Was the June 16th win against the Cubs the turning point? It was also around this time that something else occurred. On June 18th the Mets called up Zack Wheeler. Has a legitimate second fire-balling threat on the Mets rotation, triggered a kind of tipping point? Two aces, that’s been the recipe, from Tom Seaver and Jerry Koosman, to Randy Johnson and Curt Schilling, to Matt Cain and Tim Lincecum, there have been numerous examples of teams who’ve managed to win with two aces atop their rotations and little else. Alderson and his brain-trust have hedged their bets on their ability to augment Harvey with at least one more ace caliber pitcher over the next few seasons. Between Wheeler, Noah Syndergaard, and Rafael Montero, you’ve got to like their chances.
It’s true that one reason Alderson was brought in was to slash the budget and right the financial ship, but Alderson almost certainly also saw it as an opportunity to tear the system down with impunity and build it back up in a very different way. An opportunity that, ironically, would not have been available were it not for the Madoff disaster. They knew they had a good 2-3 year window during which time the Wilpons and their spending cuts would be perceived as the main culprits, so they had a chance to implement strategies and program models typically seen in smaller markets while the fans lamented a financially challenged ownership group.
Whether you are an Alderson apologist or a detractor, there is no doubt that signs are pointing up. Pitching wins, and there is nothing like having a couple of lights-out no-doubt show stopping arms in the rotation with several more in the pipeline. Whether or not you believe that dawn is finally breaking over this long dark baseball night for Mets fans, and regardless of where you stand on current management, the team is winning. Granted it’s a limited sample, but, dare I say it, the team’s current play has a sustainable feel to it. That they rebounded Tuesday night the way they did after Monday’s heart wrenching loss says something.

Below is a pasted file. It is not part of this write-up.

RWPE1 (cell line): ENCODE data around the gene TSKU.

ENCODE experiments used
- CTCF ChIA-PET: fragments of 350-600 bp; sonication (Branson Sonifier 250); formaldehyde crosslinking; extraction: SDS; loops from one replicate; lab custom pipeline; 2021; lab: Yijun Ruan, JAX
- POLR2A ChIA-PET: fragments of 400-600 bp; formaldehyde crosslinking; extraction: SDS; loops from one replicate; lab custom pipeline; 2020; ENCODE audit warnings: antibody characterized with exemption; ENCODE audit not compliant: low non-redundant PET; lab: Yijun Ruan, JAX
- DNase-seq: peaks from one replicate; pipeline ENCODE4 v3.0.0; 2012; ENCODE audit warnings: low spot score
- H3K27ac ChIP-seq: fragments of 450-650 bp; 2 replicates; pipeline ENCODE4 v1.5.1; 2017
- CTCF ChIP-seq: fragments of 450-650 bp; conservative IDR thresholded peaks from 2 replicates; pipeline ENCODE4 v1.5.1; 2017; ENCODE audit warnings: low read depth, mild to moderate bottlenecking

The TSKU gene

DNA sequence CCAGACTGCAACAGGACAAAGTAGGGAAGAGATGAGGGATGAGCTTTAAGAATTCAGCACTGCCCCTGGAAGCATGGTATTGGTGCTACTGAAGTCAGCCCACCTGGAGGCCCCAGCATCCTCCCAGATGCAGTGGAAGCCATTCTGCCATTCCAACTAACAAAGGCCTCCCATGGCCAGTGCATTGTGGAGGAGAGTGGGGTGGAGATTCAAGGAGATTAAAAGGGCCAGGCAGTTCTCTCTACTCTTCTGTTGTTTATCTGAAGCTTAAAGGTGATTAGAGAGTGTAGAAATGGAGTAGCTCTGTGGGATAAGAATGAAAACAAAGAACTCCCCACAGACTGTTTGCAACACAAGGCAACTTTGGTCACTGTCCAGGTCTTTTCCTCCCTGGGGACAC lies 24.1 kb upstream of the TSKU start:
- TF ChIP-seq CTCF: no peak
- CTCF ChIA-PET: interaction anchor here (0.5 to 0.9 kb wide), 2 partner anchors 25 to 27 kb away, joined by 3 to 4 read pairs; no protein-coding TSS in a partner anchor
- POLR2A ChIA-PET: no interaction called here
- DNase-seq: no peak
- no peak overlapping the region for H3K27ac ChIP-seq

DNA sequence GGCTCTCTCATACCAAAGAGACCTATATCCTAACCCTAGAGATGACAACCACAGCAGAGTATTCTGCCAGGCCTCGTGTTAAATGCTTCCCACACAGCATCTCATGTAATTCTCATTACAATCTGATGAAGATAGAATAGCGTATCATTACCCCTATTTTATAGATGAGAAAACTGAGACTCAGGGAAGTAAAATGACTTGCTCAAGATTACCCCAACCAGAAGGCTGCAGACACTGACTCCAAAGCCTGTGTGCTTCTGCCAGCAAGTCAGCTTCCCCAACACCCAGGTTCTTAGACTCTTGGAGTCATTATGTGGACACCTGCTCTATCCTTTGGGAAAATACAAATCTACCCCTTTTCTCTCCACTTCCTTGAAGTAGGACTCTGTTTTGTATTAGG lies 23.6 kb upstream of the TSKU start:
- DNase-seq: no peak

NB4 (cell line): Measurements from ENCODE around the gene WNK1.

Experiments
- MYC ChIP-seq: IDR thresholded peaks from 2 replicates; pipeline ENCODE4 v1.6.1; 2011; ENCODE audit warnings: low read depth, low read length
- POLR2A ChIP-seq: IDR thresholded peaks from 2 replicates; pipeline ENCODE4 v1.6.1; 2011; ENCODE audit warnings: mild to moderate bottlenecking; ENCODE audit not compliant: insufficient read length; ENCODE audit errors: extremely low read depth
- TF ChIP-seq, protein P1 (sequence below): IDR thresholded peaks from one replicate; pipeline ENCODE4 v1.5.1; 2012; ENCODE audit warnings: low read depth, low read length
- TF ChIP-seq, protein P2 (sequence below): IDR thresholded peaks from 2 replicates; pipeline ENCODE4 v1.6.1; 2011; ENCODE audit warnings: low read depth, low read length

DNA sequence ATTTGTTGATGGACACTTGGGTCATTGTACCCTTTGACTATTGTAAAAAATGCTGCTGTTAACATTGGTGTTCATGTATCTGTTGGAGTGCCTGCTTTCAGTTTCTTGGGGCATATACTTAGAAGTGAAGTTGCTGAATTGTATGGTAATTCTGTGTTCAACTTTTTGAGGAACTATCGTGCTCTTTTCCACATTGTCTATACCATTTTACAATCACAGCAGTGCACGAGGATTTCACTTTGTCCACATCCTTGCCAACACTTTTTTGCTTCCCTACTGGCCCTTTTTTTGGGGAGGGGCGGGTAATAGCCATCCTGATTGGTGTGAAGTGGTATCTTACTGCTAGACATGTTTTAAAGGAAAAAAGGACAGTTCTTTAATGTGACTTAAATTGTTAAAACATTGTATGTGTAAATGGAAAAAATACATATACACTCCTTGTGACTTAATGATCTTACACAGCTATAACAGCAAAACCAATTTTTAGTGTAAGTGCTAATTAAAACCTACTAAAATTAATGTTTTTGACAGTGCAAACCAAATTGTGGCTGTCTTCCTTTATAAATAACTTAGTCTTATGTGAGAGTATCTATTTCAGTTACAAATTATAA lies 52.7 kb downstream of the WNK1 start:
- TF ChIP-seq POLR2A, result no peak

The question that looms as we head towards the trade deadline increasingly appears to be whether this Met team has a miracle run in them. They are 11 games back of both the first place Braves as well as the Wild Card with 66 games left to play. Crazier things have happened and did so with this franchise twice before. It nevertheless sounds as if Alderson is content to stand pat with one or two minor trades, and then only if the moves stand to benefit the team “moving forward.” Another way of saying they do not intend to trade away any core prospects. While trading Byrd and Parnell would likely be a death knell to the season, trading any of our prized pitching prospects for a bat may take away from the “critical mass” of pitching they’ve been stockpiling. We’re not quite where the Rays are in terms of being able to trade from a known and established talent pool.
It’s a tough call, and, as always, Alderson appears to be straddling the fence. He may trade Byrd and hold onto Parnell, he may trade a lower level pitching prospect but not any of our bigger names, he may simply continue to bide his time until he can spend and more of our prospects come on line. Personally I’d rather he take the conservative route.
As much as I’m beginning to enjoy the games again with an eye on an outside shot at some real drama, I wouldn’t risk 2014 by trading from the pitching that appears to be at the center of the limited success we’ve been enjoying for the past month. I’d rather stay the course, particularly as the present course appears to be winning more games than it’s losing.